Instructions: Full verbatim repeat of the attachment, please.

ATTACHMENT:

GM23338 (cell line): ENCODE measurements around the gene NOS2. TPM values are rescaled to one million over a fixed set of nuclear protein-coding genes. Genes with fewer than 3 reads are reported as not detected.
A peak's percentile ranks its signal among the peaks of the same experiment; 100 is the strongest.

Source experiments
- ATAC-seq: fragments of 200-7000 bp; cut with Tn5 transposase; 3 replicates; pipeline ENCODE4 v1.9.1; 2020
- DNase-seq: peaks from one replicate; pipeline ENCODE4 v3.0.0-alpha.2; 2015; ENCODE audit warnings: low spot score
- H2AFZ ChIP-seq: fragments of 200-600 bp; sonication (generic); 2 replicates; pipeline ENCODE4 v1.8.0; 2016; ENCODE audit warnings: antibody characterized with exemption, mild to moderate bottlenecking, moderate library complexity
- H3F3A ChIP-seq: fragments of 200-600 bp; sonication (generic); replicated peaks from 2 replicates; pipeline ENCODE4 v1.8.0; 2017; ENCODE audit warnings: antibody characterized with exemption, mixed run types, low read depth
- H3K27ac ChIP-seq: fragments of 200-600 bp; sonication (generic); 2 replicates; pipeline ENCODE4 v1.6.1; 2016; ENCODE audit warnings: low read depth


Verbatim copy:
GM23338 (cell line): ENCODE measurements around the gene NOS2. TPM values are rescaled to one million over a fixed set of nuclear protein-coding genes. Genes with fewer than 3 reads are reported as not detected.
A peak's percentile ranks its signal among the peaks of the same experiment; 100 is the strongest.

Source experiments
- ATAC-seq: fragments of 200-7000 bp; cut with Tn5 transposase; 3 replicates; pipeline ENCODE4 v1.9.1; 2020
- DNase-seq: peaks from one replicate; pipeline ENCODE4 v3.0.0-alpha.2; 2015; ENCODE audit warnings: low spot score
- H2AFZ ChIP-seq: fragments of 200-600 bp; sonication (generic); 2 replicates; pipeline ENCODE4 v1.8.0; 2016; ENCODE audit warnings: antibody characterized with exemption, mild to moderate bottlenecking, moderate library complexity
- H3F3A ChIP-seq: fragments of 200-600 bp; sonication (generic); replicated peaks from 2 replicates; pipeline ENCODE4 v1.8.0; 2017; ENCODE audit warnings: antibody characterized with exemption, mixed run types, low read depth
- H3K27ac ChIP-seq: fragments of 200-600 bp; sonication (generic); 2 replicates; pipeline ENCODE4 v1.6.1; 2016; ENCODE audit warnings: low read depth